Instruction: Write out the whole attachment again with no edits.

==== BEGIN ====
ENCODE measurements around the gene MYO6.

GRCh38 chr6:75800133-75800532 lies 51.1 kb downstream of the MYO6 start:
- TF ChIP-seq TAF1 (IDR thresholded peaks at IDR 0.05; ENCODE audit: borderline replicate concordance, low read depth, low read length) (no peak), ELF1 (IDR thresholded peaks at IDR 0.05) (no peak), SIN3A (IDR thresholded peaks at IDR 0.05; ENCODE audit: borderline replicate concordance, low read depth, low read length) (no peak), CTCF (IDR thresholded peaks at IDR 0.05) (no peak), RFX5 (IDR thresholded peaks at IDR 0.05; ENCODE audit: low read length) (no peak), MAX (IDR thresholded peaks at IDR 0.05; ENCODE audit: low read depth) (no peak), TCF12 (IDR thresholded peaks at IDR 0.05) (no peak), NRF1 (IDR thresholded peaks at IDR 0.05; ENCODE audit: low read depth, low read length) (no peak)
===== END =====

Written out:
ENCODE measurements around the gene MYO6.

GRCh38 chr6:75800133-75800532 lies 51.1 kb downstream of the MYO6 start:
- TF ChIP-seq TAF1 (IDR thresholded peaks at IDR 0.05; ENCODE audit: borderline replicate concordance, low read depth, low read length) (no peak), ELF1 (IDR thresholded peaks at IDR 0.05) (no peak), SIN3A (IDR thresholded peaks at IDR 0.05; ENCODE audit: borderline replicate concordance, low read depth, low read length) (no peak), CTCF (IDR thresholded peaks at IDR 0.05) (no peak), RFX5 (IDR thresholded peaks at IDR 0.05; ENCODE audit: low read length) (no peak), MAX (IDR thresholded peaks at IDR 0.05; ENCODE audit: low read depth) (no peak), TCF12 (IDR thresholded peaks at IDR 0.05) (no peak), NRF1 (IDR thresholded peaks at IDR 0.05; ENCODE audit: low read depth, low read length) (no peak)